I had never heard of this before and I found it rather intriguing. Why is this never mentioned in the mainstream mythology books? Does anyone know more about this?
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Postby Kernos » 13 Jun 2007, 16:06

...I am Southern Germanic myself and I do not support an unreflected absorption of Asatru as the sole Germanic path, but reconstructing a Southern Germanic spirituality or religion without borrowing material from Scandinavia will be very hard...
As were my ancestors (from Stockach and Zweibrücken).

I find it quite difficult to distinguish Celtic from Germanic in what I call the Proximal Danubian region just as it is to separate Celtic from Thracian in the Distal Danubian region, though at least there is a growing literature in the latter, though most in Bulgarian and Hungarian.

Has anyone found any modern refs that relates to this.

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Postby DaRC » 13 Jun 2007, 16:31

Hi Father Lynx,

my youngest son does :wink: however my personal view of the afterlife is that physically we return to the energy of the earth, intellectually our energy continues in the memories of those who knew us and spiritually, in a poetic sense, our energy goes on another great adventure (if we've lived an honourable life) which to the warrior class of our ancestors would have been to a meadhall.  

The theory about Odin etc... being chieftains from the East is one that Thor Heyerdahl (sp?) was investigating when he died.  The theory that the gods are previous exemplary chieftains/leaders/people is common - I've forgotten what it's called (I'm at home with 'flu so my brain's a bit foggy).  I think Joseph Campbell mentions this in his books - particularly the hero with a thousand faces.  However, the theory with Snorri writing it in the Prose Edda is that he had to put it in to be able to write the Edda without the Church denouncing his book, although this theory is what Thor Heyerdahl was trying to disprove.  Saxo Grammaticus similarly writes the myths as stories about ancient kings.

It was usual for pre-Xtian kings to justify their position by tracing their lineage back to the gods.    The tribal names can be traced back that way too - the Saxons were from Seax (also a short sword)  who some think is the equivalent to Tyr.   The Angles/Ingvaeones to Ingvi-Freyr.  The British royal family can be traced back to Woden, if memory serves me right.

Cheers, Dave

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Father Lynx
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Postby Father Lynx » 13 Jun 2007, 18:24

I guess what strikes me the most is that suddenly there is a connection between Germanic and minor asian traditions, which blends the two pantheons I predoninantly work with! I always considered them as related in a way because of the same Indo-European roots, but this is even closer!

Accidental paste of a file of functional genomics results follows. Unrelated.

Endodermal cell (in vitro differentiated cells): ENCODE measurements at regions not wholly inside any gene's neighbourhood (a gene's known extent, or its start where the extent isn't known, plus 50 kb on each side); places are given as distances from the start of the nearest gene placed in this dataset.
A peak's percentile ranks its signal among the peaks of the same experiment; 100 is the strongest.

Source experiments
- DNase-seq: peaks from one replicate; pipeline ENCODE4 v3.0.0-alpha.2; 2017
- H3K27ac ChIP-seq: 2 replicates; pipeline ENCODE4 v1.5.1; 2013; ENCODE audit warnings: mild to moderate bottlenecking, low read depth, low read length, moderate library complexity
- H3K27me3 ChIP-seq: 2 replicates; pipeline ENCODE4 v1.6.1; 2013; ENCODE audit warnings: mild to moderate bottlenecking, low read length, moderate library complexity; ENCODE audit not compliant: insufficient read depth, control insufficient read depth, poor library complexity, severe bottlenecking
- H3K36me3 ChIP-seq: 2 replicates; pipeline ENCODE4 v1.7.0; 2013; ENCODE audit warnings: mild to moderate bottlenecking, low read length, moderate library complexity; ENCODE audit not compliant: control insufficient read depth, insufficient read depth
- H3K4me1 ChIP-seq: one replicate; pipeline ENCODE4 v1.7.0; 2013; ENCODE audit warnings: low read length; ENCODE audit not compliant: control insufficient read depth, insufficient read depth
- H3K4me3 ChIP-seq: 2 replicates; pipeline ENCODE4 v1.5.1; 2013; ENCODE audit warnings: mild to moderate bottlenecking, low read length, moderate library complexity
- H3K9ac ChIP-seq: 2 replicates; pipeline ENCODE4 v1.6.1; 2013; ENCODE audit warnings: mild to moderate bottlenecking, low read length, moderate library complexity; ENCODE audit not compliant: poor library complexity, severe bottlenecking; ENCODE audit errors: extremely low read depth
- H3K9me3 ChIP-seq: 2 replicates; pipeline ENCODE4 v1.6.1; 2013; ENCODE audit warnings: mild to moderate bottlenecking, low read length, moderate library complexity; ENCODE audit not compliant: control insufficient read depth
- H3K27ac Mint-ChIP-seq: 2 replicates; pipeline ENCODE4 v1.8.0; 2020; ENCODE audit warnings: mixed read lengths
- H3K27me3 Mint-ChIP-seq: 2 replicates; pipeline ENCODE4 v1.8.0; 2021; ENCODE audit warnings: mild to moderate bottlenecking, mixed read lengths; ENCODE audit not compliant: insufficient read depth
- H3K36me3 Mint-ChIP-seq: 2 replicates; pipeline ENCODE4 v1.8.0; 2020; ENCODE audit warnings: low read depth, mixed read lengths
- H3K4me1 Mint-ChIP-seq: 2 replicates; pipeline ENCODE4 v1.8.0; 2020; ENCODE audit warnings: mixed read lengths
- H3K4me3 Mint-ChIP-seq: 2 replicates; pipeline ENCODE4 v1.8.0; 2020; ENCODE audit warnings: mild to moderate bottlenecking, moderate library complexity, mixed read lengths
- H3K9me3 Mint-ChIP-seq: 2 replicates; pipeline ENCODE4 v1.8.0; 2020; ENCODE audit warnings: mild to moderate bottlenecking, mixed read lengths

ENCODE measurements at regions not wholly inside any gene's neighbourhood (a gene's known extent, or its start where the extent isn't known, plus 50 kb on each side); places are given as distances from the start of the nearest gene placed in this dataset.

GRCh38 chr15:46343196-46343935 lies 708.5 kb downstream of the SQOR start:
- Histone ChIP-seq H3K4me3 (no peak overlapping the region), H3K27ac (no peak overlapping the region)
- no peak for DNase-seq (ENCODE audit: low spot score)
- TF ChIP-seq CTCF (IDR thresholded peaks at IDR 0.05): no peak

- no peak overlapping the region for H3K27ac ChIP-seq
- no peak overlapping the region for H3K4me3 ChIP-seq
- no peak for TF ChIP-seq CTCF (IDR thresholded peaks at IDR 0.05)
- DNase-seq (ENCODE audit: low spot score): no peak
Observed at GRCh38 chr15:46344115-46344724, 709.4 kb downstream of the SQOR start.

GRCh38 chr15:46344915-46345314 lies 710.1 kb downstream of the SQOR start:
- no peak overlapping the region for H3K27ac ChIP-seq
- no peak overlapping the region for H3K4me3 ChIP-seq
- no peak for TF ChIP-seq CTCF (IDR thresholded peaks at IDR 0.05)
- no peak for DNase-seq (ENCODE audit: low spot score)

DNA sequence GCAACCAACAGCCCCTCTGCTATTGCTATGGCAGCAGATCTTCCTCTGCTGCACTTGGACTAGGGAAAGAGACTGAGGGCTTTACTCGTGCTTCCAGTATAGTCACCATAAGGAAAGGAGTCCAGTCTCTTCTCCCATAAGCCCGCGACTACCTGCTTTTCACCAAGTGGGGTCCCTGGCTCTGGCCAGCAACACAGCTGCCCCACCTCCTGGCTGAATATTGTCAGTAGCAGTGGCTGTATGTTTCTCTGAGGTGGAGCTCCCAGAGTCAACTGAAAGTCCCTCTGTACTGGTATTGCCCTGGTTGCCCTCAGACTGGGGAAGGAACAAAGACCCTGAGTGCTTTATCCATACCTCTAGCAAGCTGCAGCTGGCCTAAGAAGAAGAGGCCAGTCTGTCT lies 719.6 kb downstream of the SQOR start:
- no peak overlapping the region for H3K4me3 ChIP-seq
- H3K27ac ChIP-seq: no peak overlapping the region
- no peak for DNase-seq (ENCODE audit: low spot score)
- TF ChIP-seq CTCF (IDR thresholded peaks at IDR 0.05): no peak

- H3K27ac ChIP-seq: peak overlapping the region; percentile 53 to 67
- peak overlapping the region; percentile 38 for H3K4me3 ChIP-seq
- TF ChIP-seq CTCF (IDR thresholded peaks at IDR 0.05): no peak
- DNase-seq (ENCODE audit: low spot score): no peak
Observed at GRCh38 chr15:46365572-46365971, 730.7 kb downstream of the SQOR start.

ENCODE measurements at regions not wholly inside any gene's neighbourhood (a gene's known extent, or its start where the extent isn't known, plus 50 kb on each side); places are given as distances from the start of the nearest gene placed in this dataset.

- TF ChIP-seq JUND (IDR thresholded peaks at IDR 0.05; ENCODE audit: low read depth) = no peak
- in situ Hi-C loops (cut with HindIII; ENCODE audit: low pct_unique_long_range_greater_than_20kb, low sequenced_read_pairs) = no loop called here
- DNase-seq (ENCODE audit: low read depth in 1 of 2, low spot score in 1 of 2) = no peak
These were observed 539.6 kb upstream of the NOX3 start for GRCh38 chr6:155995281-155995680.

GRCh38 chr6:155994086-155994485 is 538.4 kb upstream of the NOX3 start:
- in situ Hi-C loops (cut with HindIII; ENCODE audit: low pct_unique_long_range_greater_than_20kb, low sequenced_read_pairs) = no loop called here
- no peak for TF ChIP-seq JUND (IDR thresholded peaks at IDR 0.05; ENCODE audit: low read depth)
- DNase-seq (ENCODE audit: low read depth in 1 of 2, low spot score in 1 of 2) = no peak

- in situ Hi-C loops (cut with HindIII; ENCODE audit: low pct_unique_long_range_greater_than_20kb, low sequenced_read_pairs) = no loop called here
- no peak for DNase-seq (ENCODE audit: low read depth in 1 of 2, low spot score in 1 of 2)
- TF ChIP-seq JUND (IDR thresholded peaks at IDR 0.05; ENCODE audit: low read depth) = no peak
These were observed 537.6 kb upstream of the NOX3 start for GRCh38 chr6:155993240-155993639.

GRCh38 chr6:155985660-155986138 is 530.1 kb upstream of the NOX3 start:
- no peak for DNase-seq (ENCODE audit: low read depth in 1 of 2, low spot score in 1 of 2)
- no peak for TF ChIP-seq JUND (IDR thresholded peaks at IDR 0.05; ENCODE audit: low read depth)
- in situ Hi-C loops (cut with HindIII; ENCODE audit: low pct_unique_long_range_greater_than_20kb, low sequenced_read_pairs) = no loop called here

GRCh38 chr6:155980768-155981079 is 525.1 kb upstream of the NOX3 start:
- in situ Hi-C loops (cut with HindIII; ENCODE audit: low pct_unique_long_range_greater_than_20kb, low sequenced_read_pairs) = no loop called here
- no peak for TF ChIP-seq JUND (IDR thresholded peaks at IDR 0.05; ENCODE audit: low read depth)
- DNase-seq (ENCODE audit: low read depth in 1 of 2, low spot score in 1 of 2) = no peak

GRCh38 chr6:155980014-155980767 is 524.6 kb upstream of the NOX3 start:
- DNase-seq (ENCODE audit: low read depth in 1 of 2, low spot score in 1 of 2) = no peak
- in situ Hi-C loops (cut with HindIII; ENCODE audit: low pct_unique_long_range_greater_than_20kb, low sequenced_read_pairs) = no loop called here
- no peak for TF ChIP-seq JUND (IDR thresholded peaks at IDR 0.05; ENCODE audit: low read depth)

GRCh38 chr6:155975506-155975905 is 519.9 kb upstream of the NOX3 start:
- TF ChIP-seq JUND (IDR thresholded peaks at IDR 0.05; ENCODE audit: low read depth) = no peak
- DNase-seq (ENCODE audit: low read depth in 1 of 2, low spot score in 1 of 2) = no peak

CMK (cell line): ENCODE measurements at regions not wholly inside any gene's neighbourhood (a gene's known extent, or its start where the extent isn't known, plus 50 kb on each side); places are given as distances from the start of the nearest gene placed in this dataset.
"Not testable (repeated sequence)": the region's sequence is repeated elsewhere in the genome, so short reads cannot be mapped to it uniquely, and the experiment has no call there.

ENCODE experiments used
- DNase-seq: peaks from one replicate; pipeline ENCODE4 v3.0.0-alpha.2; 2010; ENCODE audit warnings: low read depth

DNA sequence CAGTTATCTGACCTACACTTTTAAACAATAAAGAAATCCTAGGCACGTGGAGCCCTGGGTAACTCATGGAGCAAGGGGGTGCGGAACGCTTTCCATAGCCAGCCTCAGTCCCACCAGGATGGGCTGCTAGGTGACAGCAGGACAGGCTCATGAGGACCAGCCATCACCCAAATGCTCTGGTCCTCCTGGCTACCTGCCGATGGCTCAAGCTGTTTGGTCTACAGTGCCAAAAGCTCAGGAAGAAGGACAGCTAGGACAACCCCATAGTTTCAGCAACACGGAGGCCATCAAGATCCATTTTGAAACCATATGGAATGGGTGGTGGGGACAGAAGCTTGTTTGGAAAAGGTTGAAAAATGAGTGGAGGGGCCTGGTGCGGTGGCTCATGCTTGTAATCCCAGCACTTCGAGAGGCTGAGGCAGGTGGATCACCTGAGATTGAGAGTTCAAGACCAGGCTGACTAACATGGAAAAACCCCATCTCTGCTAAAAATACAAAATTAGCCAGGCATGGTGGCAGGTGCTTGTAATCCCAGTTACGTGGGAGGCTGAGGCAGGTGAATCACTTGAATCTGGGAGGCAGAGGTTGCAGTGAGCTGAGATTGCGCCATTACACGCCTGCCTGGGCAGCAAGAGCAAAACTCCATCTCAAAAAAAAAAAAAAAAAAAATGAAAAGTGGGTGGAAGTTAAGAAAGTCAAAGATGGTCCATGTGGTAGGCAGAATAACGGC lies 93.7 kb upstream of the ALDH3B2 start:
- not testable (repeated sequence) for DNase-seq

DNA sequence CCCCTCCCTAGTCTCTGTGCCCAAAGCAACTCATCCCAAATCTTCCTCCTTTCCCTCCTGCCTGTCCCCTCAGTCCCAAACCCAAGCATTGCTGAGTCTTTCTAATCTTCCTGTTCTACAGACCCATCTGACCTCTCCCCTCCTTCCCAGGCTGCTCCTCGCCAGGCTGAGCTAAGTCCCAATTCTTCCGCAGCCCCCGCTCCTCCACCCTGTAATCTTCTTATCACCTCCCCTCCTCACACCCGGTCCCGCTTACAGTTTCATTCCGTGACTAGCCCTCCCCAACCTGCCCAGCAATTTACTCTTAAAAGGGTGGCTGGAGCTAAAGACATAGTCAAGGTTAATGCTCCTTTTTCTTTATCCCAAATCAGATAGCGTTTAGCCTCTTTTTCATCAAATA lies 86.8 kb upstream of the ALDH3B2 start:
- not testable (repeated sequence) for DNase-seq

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Eilthireach
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Postby Eilthireach » 14 Jun 2007, 07:51

I find it quite difficult to distinguish Celtic from Germanic in what I call the Proximal Danubian region just as it is to separate Celtic from Thracian in the Distal Danubian region, though at least there is a growing literature in the latter, though most in Bulgarian and Hungarian.

Has anyone found any modern refs that relates to this.

:zen:
Hi Kernos,

there seems to have been considerable intermingling between Celtic and Germanic tribes in the Roman Rhine provinces, to a degree where the Romans couldn't tell who is who, so we can assume that the same has happened elsewhere.

I don't know much about the Danubian regions, which is probably a pity... From what I have seen from a quick websearch, you are right that most publications are in Eastern European languages.

While English has become something of a second language for many  people in Western Europe, it is still quite "foreign" in Eastern Europe. I guess it will take the next generation of scientists to recognize that English is the modern "lingua franca".  

Eilthireach /|\.

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Eilthireach
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Re: The Germanic Path

Postby Eilthireach » 19 Aug 2009, 07:49

Hello everybody!

Two years have passed... In these times of economic crisis, funds for archaeology and historical science are usually the first that are cut. Nevertheless, are there any news on our Germanic ancestors?

Eilthireach /|\.

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Re: The Germanic Path

Postby Ade Sundog » 19 Aug 2009, 12:56

Hello Eilthireach! I have only just discovered :oops: this fantastic thread |-)

Brilliant stuff . I hope i can contribute in some way .

Nice one :)
:sun:

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Eilthireach
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Re: The Germanic Path

Postby Eilthireach » 20 Aug 2009, 08:05

Hello Wintersundog!

Thank you! This thread has started in 2004 and developed into a kind of inofficial Germanic subforum. :wink:

Now that I have the honour to be the host of this forum, and the thread having been dormant for a long time, I thought it would be time to reactivate it.

The Celtic Studies forum will remain a forum for Celtic Studies, but it can also be a place where we discuss the other roots of our common European heritage.

Eilthireach.

I wish to learn the things that are
and understand their nature
and to know God.
(Corpus Hermeticum I,3)